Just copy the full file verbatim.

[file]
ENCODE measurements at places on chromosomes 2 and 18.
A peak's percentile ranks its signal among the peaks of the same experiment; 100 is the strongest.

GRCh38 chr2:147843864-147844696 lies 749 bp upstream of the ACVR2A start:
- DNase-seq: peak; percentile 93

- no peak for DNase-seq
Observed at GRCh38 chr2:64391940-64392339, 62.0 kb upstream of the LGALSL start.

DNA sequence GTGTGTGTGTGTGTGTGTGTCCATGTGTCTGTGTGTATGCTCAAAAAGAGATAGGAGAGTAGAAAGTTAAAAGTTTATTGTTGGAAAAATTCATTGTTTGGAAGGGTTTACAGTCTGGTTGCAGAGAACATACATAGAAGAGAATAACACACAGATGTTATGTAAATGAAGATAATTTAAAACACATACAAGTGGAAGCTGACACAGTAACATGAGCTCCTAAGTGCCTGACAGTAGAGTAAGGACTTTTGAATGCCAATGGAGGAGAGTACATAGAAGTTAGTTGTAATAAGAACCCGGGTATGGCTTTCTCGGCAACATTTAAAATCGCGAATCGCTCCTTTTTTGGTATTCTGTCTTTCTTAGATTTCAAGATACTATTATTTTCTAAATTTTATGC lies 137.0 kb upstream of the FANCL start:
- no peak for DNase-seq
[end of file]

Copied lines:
ENCODE measurements at places on chromosomes 2 and 18.
A peak's percentile ranks its signal among the peaks of the same experiment; 100 is the strongest.

GRCh38 chr2:147843864-147844696 lies 749 bp upstream of the ACVR2A start:
- DNase-seq: peak; percentile 93

- no peak for DNase-seq
Observed at GRCh38 chr2:64391940-64392339, 62.0 kb upstream of the LGALSL start.

DNA sequence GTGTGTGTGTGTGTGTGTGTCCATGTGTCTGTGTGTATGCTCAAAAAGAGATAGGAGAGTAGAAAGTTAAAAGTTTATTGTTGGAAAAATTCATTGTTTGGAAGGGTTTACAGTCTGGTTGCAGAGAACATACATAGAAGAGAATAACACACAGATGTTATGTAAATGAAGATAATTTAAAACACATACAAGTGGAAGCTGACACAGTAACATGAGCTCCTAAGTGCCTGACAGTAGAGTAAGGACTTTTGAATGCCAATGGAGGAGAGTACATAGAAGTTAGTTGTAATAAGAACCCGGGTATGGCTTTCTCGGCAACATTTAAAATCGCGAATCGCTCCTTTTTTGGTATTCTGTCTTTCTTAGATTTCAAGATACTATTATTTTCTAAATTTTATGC lies 137.0 kb upstream of the FANCL start:
- no peak for DNase-seq